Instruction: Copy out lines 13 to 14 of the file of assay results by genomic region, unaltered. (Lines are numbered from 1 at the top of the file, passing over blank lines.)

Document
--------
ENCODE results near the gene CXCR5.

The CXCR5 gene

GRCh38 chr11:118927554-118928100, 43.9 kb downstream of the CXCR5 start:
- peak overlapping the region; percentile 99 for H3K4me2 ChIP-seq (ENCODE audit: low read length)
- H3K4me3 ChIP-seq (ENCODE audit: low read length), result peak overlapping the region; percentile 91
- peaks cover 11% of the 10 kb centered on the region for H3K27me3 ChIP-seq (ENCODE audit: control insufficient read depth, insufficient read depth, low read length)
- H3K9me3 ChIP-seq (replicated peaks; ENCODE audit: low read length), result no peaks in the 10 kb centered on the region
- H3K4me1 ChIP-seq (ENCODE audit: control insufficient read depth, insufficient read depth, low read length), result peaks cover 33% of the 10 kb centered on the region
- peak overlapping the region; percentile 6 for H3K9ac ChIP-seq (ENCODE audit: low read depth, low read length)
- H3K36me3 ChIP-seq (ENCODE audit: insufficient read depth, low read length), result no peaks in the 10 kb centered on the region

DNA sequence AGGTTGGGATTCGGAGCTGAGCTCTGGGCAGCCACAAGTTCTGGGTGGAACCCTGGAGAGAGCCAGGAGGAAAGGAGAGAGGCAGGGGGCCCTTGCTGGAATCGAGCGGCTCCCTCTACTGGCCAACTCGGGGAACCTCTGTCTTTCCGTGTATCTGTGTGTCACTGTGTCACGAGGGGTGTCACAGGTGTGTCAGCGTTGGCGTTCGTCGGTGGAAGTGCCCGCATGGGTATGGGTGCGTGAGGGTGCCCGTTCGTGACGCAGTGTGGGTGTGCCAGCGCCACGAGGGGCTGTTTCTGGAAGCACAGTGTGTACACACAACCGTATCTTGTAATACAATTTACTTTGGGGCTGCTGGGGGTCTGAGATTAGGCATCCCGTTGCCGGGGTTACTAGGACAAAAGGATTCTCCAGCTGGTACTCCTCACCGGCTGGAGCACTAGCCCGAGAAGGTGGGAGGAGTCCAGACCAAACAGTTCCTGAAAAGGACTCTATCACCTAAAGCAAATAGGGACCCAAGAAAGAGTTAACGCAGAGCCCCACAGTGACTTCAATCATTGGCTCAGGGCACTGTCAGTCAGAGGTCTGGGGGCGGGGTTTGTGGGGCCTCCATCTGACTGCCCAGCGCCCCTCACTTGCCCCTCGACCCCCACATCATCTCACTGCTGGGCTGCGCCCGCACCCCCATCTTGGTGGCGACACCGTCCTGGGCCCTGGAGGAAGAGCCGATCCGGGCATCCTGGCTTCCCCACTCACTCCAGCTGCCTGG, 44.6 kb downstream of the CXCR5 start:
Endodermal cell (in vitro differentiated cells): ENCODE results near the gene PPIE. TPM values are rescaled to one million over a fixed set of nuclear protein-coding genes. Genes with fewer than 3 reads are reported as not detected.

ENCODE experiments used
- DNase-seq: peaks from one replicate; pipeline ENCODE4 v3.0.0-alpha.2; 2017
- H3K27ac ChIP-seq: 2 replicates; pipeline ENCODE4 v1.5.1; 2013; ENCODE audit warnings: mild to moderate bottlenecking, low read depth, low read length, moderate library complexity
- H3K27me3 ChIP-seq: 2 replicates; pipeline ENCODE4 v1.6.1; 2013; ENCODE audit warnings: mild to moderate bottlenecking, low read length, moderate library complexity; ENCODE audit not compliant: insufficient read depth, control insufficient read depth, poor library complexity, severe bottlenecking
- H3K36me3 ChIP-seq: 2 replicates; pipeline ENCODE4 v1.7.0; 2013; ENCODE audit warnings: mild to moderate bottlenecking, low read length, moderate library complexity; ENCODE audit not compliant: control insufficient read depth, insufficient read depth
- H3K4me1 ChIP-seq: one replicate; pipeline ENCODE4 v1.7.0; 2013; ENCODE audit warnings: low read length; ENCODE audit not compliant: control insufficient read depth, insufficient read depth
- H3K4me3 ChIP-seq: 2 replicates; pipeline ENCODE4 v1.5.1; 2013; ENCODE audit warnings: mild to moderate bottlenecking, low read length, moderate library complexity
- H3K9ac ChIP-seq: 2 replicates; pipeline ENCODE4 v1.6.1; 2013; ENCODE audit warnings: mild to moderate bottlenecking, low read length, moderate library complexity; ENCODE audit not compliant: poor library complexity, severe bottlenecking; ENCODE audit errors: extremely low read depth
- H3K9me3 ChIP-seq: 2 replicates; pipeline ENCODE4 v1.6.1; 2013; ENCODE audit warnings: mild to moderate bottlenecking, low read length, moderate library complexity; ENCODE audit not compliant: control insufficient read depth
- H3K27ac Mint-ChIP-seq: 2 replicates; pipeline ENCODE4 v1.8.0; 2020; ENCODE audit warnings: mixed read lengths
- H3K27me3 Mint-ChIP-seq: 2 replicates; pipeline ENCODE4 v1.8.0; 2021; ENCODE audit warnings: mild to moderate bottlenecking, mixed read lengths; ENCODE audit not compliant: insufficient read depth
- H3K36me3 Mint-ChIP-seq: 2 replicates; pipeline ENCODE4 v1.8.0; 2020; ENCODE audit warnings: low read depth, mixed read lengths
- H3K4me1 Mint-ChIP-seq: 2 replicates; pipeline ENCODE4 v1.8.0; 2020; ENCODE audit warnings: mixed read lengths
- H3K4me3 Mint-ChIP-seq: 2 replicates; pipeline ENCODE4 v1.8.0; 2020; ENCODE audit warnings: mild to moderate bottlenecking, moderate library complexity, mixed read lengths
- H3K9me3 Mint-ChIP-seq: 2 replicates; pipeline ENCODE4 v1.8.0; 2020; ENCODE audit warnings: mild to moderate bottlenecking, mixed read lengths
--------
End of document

ENCODE experiments used
- DNase-seq: peaks from one replicate; pipeline ENCODE4 v3.0.0-alpha.2; 2017